The folks at South Florida's fabled Jaxson's Ice Cream Parlour want to serve up some politics with that scoop of ice cream.
Calling it a "moment of introspection," the owners of the Dania Beach ice cream darling are raising the minimum wage of its employees to $10.10, the bump proposed by President Obama last month in his State of the Union address.
The pay raise, which mostly will affect busboys and weekend workers, starts Feb. 24, the day longtime owner Monroe Udell turns 86 years old.
"We were thinking, 'What would it be like to try and live on $8 an hour?' '' Jaxson's general manager Jerry Smith, who has managed the store for 15 years, said of the restaurant's typical starting wage. "We are witnesses to their daily struggles."
Florida's minimum wage rose to $7.93 on Jan. 1. Smith said it normally would take about five years for an employee to earn a $2 pay hike.
Udell has run the iconic store at 128 S. Federal Highway since 1956. His daughter, Linda Zakheim, is a co-owner and their employees always have been important to them. When they considered the financial impact of raising their entry-level wage from $8 an hour, they decided they could afford it.
More than 70 employees — including waiters, waitresses, busboys and fountain workers — will receive pay of at least $10.10 an hour. Jaxson's also will make up the difference for tipped employees whose wages fall below that threshold.
Long-time employees like Liz Lindauer, a waitress at Jaxson's for almost nine years, already make more than $10.10 an hour. Still, Lindauer thinks Jaxson's pledge is important in proving to other small businesses that it can be done.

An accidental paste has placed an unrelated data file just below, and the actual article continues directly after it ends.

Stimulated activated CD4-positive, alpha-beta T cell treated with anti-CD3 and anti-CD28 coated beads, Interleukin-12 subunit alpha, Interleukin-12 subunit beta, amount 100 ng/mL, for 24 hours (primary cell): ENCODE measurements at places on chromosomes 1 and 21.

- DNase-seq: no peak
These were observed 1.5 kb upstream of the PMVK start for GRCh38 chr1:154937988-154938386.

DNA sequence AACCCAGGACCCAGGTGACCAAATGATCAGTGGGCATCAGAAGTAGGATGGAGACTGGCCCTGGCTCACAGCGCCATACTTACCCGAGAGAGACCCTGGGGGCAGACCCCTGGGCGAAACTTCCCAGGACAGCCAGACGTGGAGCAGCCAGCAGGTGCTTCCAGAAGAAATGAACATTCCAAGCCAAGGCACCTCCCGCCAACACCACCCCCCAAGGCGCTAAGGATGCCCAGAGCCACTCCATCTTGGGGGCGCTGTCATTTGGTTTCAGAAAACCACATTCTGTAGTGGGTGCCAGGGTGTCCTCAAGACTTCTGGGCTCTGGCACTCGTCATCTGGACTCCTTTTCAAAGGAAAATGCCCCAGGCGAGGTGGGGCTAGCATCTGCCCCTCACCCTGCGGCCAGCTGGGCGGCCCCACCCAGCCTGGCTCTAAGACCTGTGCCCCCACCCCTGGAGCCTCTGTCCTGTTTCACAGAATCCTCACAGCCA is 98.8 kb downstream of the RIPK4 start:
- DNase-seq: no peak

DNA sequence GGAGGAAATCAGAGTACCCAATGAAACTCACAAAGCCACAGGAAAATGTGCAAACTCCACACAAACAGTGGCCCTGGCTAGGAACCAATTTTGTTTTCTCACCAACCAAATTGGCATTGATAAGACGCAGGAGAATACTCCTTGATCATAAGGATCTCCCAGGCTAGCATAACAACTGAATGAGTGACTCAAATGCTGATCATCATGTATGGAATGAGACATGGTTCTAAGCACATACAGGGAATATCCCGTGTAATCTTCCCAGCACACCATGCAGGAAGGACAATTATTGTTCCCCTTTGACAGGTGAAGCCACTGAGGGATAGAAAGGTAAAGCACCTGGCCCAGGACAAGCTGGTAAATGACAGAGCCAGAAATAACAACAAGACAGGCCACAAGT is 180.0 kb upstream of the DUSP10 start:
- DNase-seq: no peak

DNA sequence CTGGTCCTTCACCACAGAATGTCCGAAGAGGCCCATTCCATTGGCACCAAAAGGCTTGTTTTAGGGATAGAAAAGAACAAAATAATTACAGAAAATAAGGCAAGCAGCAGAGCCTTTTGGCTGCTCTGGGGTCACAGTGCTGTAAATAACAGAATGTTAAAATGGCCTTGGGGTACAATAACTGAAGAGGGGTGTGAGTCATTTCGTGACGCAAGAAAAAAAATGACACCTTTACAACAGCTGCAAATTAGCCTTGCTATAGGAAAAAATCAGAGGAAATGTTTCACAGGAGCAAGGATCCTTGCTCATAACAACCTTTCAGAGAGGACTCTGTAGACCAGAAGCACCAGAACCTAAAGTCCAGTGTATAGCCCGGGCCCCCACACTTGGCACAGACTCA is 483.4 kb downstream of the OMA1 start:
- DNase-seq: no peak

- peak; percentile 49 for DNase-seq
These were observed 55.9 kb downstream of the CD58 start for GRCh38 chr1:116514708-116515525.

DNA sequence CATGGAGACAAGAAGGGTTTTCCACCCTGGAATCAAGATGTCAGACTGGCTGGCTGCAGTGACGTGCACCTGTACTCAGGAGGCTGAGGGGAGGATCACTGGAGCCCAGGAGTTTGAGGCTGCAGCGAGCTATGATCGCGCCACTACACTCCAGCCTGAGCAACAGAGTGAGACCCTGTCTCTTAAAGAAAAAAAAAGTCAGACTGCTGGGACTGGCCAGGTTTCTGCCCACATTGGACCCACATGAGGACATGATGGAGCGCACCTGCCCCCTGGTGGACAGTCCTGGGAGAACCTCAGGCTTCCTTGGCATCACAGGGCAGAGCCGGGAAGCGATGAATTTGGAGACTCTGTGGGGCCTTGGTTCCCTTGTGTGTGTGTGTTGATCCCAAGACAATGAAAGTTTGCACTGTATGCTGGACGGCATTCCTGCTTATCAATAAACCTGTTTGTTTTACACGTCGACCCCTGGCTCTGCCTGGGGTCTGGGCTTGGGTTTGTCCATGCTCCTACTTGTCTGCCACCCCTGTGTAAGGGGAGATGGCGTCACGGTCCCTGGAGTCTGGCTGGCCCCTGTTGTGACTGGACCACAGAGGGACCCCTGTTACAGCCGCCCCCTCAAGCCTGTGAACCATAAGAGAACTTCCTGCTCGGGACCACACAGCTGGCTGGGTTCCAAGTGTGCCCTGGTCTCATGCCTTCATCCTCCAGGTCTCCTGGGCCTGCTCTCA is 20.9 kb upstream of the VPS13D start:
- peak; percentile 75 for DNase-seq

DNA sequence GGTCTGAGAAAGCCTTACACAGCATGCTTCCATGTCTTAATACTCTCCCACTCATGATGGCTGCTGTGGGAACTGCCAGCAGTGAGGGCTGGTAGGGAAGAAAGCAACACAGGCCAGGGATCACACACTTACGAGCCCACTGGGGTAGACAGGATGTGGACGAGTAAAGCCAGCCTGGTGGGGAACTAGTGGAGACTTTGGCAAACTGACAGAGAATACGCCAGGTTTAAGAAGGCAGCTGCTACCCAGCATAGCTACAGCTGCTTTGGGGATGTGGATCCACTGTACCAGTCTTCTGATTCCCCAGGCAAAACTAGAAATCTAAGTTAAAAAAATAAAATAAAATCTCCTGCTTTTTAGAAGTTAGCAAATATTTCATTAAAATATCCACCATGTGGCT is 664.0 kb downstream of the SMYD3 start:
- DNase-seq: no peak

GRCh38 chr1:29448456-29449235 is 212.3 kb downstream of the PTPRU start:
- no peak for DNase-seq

Florida's minimum wage is 68 cents higher than the federal minimum of $7.25, but that still leaves thousands of workers near the poverty line. A recent report by Florida International University's Research Institute on Social & Economic Policy said that 22.6 percent of the state's population is poor and in or near poverty.
Mason Jackson, president of Broward's employment agency CareerSource Broward, said he has not heard of any other business pledging to pay $10.10 an hour minimum. "But in every movement,'' he said, "there has to be one or two people to step up first. I applaud Jaxson's for taking that role."
Still, he points out even $10.10 an hour doesn't have much buying power, especially in pricey South Florida. Since it was last raised to $7.25 in 2009, the federal minimum has lost about 5.8 percent of its purchasing power to inflation, according to the Pew Research Center.
President Obama said he will use his executive power to increase the minimum wage to $10.10 for workers on new government contracts. The White House has proposed a gradual increase of the nation's minimum pay by 2016. More than a million Florida workers would benefit, according to the Economic Policy Institute.
Jaxson's employees who have been with the store more than five years already earn $10.10 an hour or more, Smith said. But Smith said even high school students, who work for the store and restaurant during busy months, "deserve a fair wage."
Udell has a historical perspective as a Broward County business owner. When he founded the store, the hourly minimum wage was $1 and ice cream sundaes cost about 30 cents.
Smith said community and employee support has been Udell's philosophy in operating the store all these years. For example, the first employee Udell hired back in the '50s was a black woman, even though he was advised against doing so when he given a business license, Smith said.
"He was instructed very clearly because he had only one restroom," Smith said with disbelief.
Smith said the wage increase won't stop Jaxson's from hiring. The store and restaurant typically add more workers during the busier tourist season.
Lindauer, the head waitress, said she loves working at Jaxson's because it is unique among businesses today.
"It's a relaxed, family-like atmosphere" both for customers and employees, she said. "They actually care about what's happening in people's lives," she said.
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